“We were good enough to finish in the top five, I’m not saying top four but I think the side we had was good enough to finish in a European spot. It was a bit disappointing in the end.”

GettyImages 2914373 - Charlton Athletic in the Premier League: Thrashing Arsenal, feared by Manchester United and chasing the Champions League
Parker left Charlton for Chelsea in a £12million deal in 2004, not long after Roman Abramovich had bought the Blues
Getty

Jason Euell, who joined Charlton in 2001 and is their all-time leading goalscorer in the Premier League, agrees that Parker’s exit had a big effect on the team.

Just weeks before Parker moved on, Charlton had beaten Chelsea – the Premier League leaders at the time – 4-2 in one the best performances seen by any side that season.

He said: “A lot of people mention as soon as Scott Parker left it went downhill, and it did a bit because he was a big part of what we were doing from when I signed. It was always going to be difficult to replace Scotty.

“It’s always a disappointment we didn’t do better that season.”

By this time, though, Charlton had built a reputation. It was no longer ‘little old Charlton’ just there to make up the numbers. 

The big sides really took them seriously, while the newly promoted teams would see them as a scalp.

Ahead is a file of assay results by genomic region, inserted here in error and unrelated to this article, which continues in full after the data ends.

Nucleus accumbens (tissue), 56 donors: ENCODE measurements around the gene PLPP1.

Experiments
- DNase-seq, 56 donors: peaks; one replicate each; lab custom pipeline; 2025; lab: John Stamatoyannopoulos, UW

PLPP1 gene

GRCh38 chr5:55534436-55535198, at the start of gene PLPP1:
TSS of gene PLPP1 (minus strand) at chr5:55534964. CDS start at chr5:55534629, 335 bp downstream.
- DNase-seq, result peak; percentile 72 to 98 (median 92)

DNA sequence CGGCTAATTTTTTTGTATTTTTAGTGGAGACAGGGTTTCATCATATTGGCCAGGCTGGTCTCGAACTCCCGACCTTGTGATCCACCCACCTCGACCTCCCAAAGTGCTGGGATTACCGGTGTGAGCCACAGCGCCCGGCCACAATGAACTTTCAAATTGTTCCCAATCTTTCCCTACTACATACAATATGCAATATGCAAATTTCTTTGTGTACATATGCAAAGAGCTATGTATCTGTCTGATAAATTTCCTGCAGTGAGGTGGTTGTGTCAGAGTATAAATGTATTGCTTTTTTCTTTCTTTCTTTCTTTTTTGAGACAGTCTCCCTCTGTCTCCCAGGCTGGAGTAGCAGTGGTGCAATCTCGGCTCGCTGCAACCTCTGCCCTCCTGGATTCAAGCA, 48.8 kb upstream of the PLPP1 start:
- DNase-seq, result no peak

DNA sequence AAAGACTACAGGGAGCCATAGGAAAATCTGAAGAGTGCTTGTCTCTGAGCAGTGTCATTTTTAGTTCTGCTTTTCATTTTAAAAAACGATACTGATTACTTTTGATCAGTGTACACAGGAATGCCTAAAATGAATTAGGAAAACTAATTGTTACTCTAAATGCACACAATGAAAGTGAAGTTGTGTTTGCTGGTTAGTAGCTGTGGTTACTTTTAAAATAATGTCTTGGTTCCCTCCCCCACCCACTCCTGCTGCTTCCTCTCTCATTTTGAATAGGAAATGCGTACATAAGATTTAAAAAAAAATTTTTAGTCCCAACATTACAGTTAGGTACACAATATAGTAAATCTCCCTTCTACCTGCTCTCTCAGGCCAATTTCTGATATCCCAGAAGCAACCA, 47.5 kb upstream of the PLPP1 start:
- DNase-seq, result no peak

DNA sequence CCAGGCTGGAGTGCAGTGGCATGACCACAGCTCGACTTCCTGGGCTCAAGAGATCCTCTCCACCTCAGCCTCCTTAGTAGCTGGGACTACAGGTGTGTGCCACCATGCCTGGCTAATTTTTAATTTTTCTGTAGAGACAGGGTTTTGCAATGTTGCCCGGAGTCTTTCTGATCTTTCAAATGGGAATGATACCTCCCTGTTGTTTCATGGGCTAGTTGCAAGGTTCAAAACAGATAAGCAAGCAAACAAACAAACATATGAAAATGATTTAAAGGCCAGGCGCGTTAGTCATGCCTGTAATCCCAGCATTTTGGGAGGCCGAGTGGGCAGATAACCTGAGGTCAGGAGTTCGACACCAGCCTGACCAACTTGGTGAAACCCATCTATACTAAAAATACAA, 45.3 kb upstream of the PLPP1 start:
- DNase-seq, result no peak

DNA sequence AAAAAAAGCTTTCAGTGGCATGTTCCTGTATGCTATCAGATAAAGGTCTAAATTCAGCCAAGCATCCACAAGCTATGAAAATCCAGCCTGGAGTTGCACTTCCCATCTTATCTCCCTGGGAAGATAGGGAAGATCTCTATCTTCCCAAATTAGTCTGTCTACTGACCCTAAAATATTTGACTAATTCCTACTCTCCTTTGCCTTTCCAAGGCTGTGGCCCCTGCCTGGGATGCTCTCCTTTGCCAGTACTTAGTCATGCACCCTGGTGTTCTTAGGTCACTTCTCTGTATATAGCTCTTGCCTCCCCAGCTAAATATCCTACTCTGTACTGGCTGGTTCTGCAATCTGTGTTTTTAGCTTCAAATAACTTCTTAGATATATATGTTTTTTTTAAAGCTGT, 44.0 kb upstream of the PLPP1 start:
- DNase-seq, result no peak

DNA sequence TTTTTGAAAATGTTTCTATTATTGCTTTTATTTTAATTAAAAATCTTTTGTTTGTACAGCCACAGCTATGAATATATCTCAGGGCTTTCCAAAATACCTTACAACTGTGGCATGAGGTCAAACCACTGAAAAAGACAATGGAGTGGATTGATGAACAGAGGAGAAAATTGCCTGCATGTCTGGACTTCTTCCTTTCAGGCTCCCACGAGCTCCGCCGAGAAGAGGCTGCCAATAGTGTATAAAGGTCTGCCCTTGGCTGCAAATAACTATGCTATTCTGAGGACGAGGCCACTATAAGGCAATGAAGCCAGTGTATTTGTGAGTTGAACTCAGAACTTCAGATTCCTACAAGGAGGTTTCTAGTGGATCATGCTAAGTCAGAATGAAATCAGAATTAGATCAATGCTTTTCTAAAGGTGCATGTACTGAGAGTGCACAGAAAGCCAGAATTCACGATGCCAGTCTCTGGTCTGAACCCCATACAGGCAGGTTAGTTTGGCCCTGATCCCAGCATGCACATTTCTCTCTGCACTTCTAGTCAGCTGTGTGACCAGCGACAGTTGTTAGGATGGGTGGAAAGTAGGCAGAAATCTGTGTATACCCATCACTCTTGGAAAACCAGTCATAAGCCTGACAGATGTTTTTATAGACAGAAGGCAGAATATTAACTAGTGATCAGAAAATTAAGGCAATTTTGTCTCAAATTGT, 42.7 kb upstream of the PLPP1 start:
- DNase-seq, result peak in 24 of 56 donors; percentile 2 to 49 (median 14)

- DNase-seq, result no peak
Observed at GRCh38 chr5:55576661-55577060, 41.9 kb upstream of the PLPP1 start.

GettyImages 2832256 - Charlton Athletic in the Premier League: Thrashing Arsenal, feared by Manchester United and chasing the Champions League
Euell scores for Charlton in a 4-2 victory over Chelsea on Boxing Day 2013
Getty

Ask any supporter about their favourite memory or game from that era and you will get a dozen different answers.

Beating Arsenal 4-2 at Highbury, Kevin Lisbie’s hat-trick at home to Liverpool, the draw with Man United, sending Crystal Palace down on the final day of the 2004/05 season. There were so many highlights.

When asked for his favourite memories at Charlton, Euell said: “It was always the London derbies. We always came out on top. Our record was really good.

“I don’t know if it was because it was a London derby or we were seen as ‘little Charlton’ against bigger teams but we always tended to do well.

“London derbies had that London feel about it. Being a south London boy myself it was always about the bragging rights after the game.”

Charlton finishes in the Premier League era

  • 1998/99 – 18th (36pts) – Relegated
  • 2000/01 – 9th (52pts)
  • 2001/02 – 14th (44pts)
  • 2002/03 – 12th (49pts)
  • 2003/04 – 7th (53pts)
  • 2004/05 – 11th (46pts)
  • 2005/06 – 13th (47pts)
  • 2006/07 – 19th (34pts) – Relegated

Powell added: “I’m a Spurs fan and we beat them 1-0 away from home and I scored the goal. It came off my knee but it’s a big memory for me because it’s personal.

“It helped Charlton win but also for me scoring against a team I had stood on the terraces and watched – great, great memories.

“We had some special games that will go down in history for any Charlton fan.”

NINTCHDBPICT000582959568 - Charlton Athletic in the Premier League: Thrashing Arsenal, feared by Manchester United and chasing the Champions League
Powell only scored twice for Charlton, and one of the goals came against the club he supports